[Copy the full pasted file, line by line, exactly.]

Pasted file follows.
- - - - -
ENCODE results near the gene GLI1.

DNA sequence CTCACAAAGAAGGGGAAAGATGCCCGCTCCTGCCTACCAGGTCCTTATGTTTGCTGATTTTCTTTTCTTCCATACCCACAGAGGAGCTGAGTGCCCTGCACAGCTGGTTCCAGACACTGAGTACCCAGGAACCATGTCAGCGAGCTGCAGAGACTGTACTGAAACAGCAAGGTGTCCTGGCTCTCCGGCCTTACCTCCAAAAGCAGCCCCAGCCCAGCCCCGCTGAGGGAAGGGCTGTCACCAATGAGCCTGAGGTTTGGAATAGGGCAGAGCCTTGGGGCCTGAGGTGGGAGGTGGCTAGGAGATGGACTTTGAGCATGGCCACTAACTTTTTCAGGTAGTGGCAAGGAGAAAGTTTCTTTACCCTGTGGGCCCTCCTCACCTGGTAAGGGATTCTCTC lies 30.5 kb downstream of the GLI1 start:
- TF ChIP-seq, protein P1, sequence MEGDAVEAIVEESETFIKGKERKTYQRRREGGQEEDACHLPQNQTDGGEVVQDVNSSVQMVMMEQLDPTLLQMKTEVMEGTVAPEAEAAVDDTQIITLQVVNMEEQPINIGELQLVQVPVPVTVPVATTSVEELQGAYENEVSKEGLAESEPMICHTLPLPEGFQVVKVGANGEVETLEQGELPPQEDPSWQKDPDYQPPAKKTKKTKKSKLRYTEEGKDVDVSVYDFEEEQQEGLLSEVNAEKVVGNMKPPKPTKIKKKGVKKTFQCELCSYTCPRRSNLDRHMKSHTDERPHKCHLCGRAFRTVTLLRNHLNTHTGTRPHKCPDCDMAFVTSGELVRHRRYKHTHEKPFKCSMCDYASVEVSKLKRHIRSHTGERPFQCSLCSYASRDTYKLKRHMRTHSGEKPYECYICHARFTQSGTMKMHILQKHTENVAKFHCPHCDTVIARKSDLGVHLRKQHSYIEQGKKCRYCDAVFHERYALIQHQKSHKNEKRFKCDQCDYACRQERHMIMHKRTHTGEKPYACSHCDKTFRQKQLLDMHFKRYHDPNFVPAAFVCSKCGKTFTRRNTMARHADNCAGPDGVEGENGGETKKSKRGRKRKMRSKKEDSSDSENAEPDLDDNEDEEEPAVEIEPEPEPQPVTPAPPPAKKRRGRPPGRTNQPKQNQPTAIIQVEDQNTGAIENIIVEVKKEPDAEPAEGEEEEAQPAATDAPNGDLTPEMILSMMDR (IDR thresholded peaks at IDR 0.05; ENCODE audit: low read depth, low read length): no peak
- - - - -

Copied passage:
ENCODE results near the gene GLI1.

DNA sequence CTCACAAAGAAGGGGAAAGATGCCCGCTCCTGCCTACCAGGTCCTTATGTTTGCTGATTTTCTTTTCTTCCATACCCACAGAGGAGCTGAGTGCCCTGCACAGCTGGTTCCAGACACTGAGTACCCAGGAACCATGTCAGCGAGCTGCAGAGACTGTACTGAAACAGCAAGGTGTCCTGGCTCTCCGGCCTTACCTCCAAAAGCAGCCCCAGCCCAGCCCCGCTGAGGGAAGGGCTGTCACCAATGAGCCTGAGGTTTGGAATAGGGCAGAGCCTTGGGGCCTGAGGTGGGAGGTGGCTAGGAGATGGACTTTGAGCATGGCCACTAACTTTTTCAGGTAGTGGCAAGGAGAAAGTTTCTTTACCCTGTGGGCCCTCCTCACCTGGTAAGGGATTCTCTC lies 30.5 kb downstream of the GLI1 start:
- TF ChIP-seq, protein P1, sequence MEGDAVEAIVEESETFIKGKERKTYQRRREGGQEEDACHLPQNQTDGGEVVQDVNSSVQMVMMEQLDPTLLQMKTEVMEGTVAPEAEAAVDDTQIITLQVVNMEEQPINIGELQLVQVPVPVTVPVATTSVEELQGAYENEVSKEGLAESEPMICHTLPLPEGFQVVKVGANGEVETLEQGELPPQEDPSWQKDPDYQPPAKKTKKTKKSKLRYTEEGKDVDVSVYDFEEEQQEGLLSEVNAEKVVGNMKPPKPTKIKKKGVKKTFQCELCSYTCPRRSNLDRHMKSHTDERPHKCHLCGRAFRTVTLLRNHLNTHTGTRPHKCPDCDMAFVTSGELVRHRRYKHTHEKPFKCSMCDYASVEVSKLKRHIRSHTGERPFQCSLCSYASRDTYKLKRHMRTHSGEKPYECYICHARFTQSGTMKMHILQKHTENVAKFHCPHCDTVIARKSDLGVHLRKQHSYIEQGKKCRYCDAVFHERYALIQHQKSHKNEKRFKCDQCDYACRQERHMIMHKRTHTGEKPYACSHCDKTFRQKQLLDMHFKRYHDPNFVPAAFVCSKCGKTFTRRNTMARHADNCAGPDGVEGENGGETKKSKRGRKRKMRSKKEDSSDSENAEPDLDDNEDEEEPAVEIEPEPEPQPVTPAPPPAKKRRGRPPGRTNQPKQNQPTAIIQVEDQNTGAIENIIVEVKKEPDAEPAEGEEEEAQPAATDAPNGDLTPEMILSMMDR (IDR thresholded peaks at IDR 0.05; ENCODE audit: low read depth, low read length): no peak